Online Program

Brave new world: The story of one hospital's transition to a new and improved electronic scheduling system and how this change will lead to more patient-centered care

Monday, November 4, 2013 : 1:10 p.m. - 1:30 p.m.

Ethan Jacobi, BA, Ambulatory Care Services, Metropolitan Hospital Center, New York, NY
Marcie Sara Rubin, MPH, MBA, Business Development/Ambulatory Care Services, Metropolitan Hospital Center, New York, NY
Background: In 2011, The Health and Hospitals Corporation (HHC) of New York City began what would end up being a three-year-plus implementation plan of a new scheduling and billing system. Partnered with the global information technology juggernaut, Siemens, HHC began its plan to roll out a brand new system in two phases across 11 acute care hospitals, four skilled nursing facilities, and six large diagnostic and treatment centers. During the first phase, HHC would roll out the scheduling portion of the new software, while in the second phase, they would roll out the financial portion. Metropolitan Hospital Center was one of the first hospitals to successfully implement what became known as Soarian Scheduling. Methods: This presentation will focus on the experience of Metropolitan Hospital Center as it prepared for the transition and went live on January 14th, 2013. Data was collected via both the old scheduling system, known as Unity, and the new system. In addition, qualitative accounts of the experience will shed light on the process, its successes, potential pitfalls, and areas for improvement. Results: Provider templates are designed as follows: Resource codes are used to represent providers and each provider has several activity codes associated with him/her. Activity codes signify a type of visit (i.e. new, re-visit, follow-up, annual, etc.). In addition, departments and locations further classify different providers Metropolitan Hospital Center (MHC) has 14 unique departments, over 100 unique activities, and over 400 unique resources. During the conversion, all of the old codes were updated to reflect a more stream-lined and user friendly system. MHC converted all of the appointments from the old system to the new system during one full day when the clinics were not in session. A number of template modifications were implemented to make the practice more patient centered. Among these, same day slots were added to care teams to allow patients to schedule urgent appointments with their assigned providers. Conclusion: Throughout the transition, Metropolitan Hospital Center (MHC), Corporate Level, and Siemens staff all worked closely together to ensure continuity and consistency. Less than a month after the official conversion, MHC is fully operational within the new system and is eagerly awaiting the implementation of phase two. In the meantime, Soarian Scheduling has afforded them the opportunity to utilize electronic templates to maximize their delivery of patient-centered care in many new and exciting ways.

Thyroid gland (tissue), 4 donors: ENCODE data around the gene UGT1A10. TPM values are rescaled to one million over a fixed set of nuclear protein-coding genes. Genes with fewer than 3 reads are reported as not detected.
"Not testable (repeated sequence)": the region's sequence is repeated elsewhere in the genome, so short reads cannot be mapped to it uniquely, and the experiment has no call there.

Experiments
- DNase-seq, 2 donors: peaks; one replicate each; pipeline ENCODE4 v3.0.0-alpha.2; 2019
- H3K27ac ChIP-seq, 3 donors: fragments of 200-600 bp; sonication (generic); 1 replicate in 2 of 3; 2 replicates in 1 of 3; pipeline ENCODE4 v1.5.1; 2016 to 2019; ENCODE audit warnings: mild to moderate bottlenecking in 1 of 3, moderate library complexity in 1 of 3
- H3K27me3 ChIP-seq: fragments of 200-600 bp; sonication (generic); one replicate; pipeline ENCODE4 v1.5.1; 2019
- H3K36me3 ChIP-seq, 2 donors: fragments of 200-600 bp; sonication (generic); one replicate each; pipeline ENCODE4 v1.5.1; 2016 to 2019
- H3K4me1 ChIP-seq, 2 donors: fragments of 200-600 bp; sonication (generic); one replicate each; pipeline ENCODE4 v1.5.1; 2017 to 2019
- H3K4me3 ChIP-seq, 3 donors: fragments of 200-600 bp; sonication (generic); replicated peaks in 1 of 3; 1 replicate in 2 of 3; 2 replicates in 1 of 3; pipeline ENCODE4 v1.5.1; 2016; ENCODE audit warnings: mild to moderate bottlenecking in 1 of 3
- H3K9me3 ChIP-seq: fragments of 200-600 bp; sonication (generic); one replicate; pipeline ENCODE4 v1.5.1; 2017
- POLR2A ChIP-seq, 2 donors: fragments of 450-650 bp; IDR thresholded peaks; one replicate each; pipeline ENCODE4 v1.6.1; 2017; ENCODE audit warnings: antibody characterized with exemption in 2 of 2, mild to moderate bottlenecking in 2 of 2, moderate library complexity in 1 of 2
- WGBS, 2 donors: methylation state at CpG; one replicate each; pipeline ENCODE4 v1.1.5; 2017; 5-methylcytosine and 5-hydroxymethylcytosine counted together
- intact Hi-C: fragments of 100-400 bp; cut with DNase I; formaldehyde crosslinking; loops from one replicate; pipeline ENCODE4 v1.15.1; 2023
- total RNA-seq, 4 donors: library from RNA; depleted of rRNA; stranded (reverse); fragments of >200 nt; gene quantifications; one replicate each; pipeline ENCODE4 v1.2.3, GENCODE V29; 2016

Learning Areas:

Administration, management, leadership
Communication and informatics

Learning Objectives:
Describe the process of transitioning from an antiquated scheduling system to a modern one; Demonstrate how this transition was achieved smoothly and efficiently; Discuss the impact of this transition on patient-centered care

Keyword(s): Information Technology, Access

Presenting author's disclosure statement:

Qualified on the content I am responsible for because: I work for the outpatient department at a large municipal hospital which is part of New York City's public hospital network. In my role, I provide data and analytical support to the department and I assist with health informatics and information technology as it relates to initiatives like Patient Centered Medical Home.
Any relevant financial relationships? No

I agree to comply with the American Public Health Association Conflict of Interest and Commercial Support Guidelines, and to disclose to the participants any off-label or experimental uses of a commercial product or service discussed in my presentation.